My hitherto unknown relative pulled open an old book of Tennyson poems from the bookshelf and out fluttered a newspaper clipping that had been there almost 100 years.
The clipping was a photo of two small boys posed in their Sunday best from a Philadelphia newspaper published in 1921. The names of my father, Thomas Anglin, and his brother Bill were printed at the bottom.
Jenn Garro, who found the clipping, Googled the names and my recent story about Uncle Bill Dear Uncle Bill on the Genealogy Ensemble website was the first hit. She located me on Facebook and sent me a message:
Was I the daughter or niece of one of these boys? My answer – Yes!
The boys’ mother, my grandmother, Josephine Eveline Sherron, married William Wendling Anglin The Stock Broker, of Kingston, Ontario in 1915 in Philadelphia.
Not only do I have a copy of this newspaper clipping, I also have the original photo. My grandmother relished the world of the newspaper social pages and this early photo of her boys was their introduction into that world.
Another photo, taken six years later, captured the boys lovingly looking over their mother’s shoulder while she read to them. It was first published in the Philadelphia Inquirer in December, 1927, and then again in the June 1930 issue of Mayfair Magazine.
Josephine began modeling from an early age. She modeled hairdos, hats and fashions of the day, and the photos were widely distributed. One such photo, published in the December 11, 1915 issue of the Philadelphia Evening Ledger, featured her wearing a black lamb’s wool hat and muff with matching coat. The caption announced that her marriage had taken place that day.
Like many other people at that time, her mother and sister contributed regularly to the newspaper’s social pages, with announcements of teas, luncheons and bridge parties. Special events, such as the 1924 June Ball at the Royal Military College near Kingston, provided eager readers with short descriptions of the ball gowns that the “distinguished guests at the social event of the season” were wearing: “Mrs. Wendling Anglin, rose georgette beaded.”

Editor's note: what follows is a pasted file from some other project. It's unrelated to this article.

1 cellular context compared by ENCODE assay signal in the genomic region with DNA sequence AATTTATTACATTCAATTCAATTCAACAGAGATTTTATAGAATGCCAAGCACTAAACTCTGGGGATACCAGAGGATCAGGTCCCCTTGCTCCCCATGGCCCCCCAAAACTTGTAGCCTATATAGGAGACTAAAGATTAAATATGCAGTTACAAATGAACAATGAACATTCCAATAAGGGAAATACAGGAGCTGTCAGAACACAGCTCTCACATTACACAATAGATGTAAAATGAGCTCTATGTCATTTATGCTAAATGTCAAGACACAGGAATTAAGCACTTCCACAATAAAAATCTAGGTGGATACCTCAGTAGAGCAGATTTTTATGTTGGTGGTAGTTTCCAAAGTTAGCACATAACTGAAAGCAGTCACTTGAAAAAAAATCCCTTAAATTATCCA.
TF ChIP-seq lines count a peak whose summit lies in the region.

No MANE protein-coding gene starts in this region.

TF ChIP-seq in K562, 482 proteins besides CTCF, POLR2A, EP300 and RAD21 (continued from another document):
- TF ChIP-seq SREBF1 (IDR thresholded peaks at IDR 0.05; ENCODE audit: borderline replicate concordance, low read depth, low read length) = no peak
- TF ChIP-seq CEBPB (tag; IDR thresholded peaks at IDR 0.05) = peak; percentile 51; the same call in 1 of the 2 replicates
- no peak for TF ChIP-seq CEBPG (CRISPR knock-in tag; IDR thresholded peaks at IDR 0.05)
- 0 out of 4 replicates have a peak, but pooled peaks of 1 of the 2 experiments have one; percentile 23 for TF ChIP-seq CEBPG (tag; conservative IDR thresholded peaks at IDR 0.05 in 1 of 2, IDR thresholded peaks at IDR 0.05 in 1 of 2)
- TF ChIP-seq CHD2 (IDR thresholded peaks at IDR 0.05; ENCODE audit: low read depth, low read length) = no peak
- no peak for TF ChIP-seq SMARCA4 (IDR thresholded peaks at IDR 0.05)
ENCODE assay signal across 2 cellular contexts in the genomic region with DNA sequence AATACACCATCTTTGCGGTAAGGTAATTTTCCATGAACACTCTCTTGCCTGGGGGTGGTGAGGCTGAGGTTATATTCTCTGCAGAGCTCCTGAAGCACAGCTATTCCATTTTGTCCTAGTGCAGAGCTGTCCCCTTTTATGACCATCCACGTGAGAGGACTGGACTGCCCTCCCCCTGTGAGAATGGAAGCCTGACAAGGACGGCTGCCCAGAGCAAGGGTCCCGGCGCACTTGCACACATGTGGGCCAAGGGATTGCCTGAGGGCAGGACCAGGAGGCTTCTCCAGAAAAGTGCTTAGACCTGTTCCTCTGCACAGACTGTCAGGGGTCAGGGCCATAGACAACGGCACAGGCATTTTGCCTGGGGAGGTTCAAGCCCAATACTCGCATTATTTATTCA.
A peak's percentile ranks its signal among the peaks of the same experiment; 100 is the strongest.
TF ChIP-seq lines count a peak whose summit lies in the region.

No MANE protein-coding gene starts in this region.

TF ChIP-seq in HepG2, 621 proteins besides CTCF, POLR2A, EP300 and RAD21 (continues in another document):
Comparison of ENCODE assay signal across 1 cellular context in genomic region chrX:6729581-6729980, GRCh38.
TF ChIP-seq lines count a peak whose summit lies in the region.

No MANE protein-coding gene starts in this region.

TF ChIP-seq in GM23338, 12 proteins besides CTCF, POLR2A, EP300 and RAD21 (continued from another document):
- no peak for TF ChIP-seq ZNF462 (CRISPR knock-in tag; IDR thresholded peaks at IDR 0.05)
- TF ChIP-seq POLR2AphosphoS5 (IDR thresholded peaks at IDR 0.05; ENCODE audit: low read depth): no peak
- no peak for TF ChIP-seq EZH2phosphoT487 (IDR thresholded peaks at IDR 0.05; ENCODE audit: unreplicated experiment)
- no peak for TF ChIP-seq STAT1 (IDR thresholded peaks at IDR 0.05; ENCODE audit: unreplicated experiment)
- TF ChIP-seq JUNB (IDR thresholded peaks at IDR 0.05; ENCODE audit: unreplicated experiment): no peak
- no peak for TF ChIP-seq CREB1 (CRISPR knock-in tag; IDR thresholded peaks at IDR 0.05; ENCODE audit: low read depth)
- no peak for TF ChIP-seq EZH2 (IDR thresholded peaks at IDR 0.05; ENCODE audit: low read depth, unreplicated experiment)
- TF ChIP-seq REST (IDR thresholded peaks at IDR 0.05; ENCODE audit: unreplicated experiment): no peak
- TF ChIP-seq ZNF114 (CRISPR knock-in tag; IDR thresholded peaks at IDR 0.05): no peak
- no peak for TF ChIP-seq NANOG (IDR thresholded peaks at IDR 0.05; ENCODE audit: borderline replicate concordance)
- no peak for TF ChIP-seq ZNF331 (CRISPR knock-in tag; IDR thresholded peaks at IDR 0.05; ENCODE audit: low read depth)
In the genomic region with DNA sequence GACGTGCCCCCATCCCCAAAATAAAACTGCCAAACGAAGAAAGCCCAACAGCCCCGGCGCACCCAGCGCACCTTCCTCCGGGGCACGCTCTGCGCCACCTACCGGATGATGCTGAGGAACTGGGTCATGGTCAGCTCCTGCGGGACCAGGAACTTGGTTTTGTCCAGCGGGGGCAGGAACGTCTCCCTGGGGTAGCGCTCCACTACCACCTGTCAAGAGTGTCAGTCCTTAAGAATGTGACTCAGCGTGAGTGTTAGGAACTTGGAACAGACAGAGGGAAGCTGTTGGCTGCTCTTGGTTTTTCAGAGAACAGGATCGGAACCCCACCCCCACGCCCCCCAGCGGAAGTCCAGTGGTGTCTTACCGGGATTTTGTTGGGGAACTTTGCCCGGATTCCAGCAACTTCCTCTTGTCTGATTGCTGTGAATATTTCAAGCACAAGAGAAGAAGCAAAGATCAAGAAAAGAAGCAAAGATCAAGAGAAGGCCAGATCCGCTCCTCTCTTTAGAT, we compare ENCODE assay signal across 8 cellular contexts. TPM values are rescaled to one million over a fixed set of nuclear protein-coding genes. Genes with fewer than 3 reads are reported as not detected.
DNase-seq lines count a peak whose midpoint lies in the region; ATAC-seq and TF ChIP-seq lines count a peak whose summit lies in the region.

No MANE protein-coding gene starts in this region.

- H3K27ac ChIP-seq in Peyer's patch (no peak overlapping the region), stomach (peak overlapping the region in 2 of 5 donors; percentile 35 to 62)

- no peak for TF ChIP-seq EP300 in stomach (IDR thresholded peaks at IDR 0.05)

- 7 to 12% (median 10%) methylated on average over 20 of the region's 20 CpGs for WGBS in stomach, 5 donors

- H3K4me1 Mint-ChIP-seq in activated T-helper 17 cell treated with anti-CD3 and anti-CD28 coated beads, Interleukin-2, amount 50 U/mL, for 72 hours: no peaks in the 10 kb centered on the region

Most surprising, however, were detailed announcements of the comings and goings of the family.
“Mr. and Mrs. W.W. Anglin, Westmount, Montreal, Canada, will be the guests over this week-end of Mrs. Anglin’s mother, Mrs. William Thomson Sherron, in Germantown. Mr. and Mrs. Anglin will leave by motor on Sunday for a several weeks’ trip to Florida.”
Then, a short while later:
“Mrs. Sherron has as her guests over the week-end her son-in-law and daughter, Mr. and Mrs. W. W. Anglin, of Montreal, Canada, who arrived in this city Friday from Florida, after spending several weeks in the South.”
One visit from her sister was followed so thoroughly that it was announced on four separate occasions!
To begin with, it was announced twice in her local Germantown paper:
” …will leave next Wednesday for a visit of several weeks with her brother-in-law and sister, Mr. and Mrs. W.W. Anglin, of Westmount, Montreal, Canada.”
“…has left for Montreal, Canada, where she will remain for several weeks as the guest of her sister…”
Again, on the receiving end of the visit, in the Montreal Daily Star:
“Mr. and Mrs. W.W. Anglin have as their guest, Mrs. Anglin’s sister …of Philadelphia, Penn.”
And finally, home again:
“…who has been spending a month with her brother-in-law and sister, Mr. and Mrs. W.W. Anglin, in Montreal, Canada, taking part in the winter sports, recently returned to this city.”
Any decent burglar could have seized these well publicized opportunities to plan the perfect theft!
These newspaper articles from 80 years ago are very similar to posts that enthusiastic friends might share on today’s social media networks. Nowadays, anyone can share family activities and photos with the whole world in a similar fashion. Nevertheless, I wonder whether any family photos will flutter into a distant relative’s inbox 100 years from now.
Meanwhile, my newly discovered relative Jenn lives in Bolivia, and we are keeping in touch by messaging on social media.
On the inside cover of Tennyson’s Poems is written the name “Lizzie Gould”. Lizzie (Elizabeth) Gould was the sister of Harriet Gould (Josephine’s mother-in-law and my great grandmother, Mrs. W.G. Anglin Surgeon and Mentalist). Their brother Harry (Henry) Gould was the father of Pearl, who was Jenn Garro’s great-grandmother. It appears Lizzie kept the clipping of her sister Harriet’s grandchildren in the book of poems. Jenn inherited the book and the clipping.
 Public Ledger – Philadelphia, Sunday Morning, July 3, 1921
 The Philadelphia Inquirer – December 19, 1927
 The Mayfair Magazine – June 1930
 Evening Ledger- Philadelphia, Saturday, December 11, 1915
5 The Kingston Standard – June 17, 1924
 Local newspaper, January 28, 1938
 Germantown local newspaper, January 4, 1935
 Germantown local newspaper, about February 4, 1935